Some weeks ago someone (identify yourself if you will) reviewed this book on their blog, and I thought – well, I should read that. Now, usually I think that, put it on a list, and don’t get back to it for years or decades. But this book – The Monk Downstairs by Tim Farrington – actually came through BookMooch right away, and I happened to want to read something romantic but not silly. So last night, there I was finishing the book in an evening – I can’t remember the last time that happened with an adult book (Harry Potter, Twilight – those are one night books).

Farrington’s book is thoughtfully and carefully written. In brief, it’s the story of a single mother (and yes, he does write the perspective of a woman very thoughtfully -I should know) whose downstairs tenant is a monk who has just left the monastery. The novel details their building relationship, his coming to terms with life outside of the cloister (wisely told through a series of letters to another monk), and her acceptance of her life as it is now – grief and all. I won’t give you must more of a synopsis than that because I don’t want to spoil it for you – but that’s the gist.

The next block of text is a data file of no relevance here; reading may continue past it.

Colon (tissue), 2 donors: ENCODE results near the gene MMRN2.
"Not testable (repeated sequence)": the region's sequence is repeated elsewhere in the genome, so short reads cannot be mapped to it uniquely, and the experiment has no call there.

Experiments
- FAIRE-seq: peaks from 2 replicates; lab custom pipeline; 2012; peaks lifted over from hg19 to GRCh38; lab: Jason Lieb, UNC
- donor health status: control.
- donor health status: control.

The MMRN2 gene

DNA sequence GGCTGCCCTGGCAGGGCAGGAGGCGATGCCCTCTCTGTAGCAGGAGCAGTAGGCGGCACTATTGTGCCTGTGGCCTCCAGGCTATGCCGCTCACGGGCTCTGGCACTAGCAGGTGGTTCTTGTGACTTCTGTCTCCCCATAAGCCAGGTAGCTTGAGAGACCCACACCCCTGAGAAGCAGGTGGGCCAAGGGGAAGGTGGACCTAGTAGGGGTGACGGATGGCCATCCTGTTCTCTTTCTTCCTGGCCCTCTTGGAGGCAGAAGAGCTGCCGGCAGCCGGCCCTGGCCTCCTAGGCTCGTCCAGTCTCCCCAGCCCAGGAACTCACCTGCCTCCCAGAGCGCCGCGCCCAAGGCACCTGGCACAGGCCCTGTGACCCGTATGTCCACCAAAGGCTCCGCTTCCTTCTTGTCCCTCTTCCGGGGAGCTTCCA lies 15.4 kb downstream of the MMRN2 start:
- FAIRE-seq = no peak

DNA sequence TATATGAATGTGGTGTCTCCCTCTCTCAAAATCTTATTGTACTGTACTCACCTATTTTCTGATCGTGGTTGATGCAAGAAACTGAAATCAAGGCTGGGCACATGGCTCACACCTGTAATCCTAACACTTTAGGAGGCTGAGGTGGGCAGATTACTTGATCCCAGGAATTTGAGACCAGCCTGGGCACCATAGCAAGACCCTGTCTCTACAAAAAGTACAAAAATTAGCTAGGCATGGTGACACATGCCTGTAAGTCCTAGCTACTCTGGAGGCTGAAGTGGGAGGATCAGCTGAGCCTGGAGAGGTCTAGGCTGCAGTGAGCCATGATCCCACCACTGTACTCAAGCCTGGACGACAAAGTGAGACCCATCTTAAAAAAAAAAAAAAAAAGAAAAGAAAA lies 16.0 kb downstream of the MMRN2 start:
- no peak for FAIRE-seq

I really liked Farrington’s work because it is, first of all, a fairly normal story. There are no car chases or gun fights, no wild or kinky encounters, no throw it all to the wind decisions. Instead, it’s the story of real people in a real place (San Francisco – I liked that, too, because I could see all the places they went – his description of the sea beyond Tamalpais brought me to tears of longing), and it’s just simply about people trying to live life the best they can. I appreciate that.

Also, there’s a great study in the contemplative life here – is it better to a person of prayer or a person of action? To be Mary or Martha? This is a question I struggle with often, and I was glad to see Farrington’s monk wrestle with that angel, too. In fact, as I was reading, I had this thought – not profound and very yogic but still – perhaps all we can do is what we know to be needed at the moment. Action when called for; prayer when space is beckoning.

All in all, I loved this book, really, and I would like to share it with you guys. So, if you’re interested in reading it, I will send you my very own copy. Simply leave a comment here and give me a sentence about why you’d like to read it. If you have a blog, write about the giveaway, and leave the link in the comments to this post, I”ll give you a double-entry. I’ll pick a winner on Wednesday, Nov 12th and send the book off. Good luck.

P.S. If you’ve reviewed this book, please let me know, and I”ll link to yours here.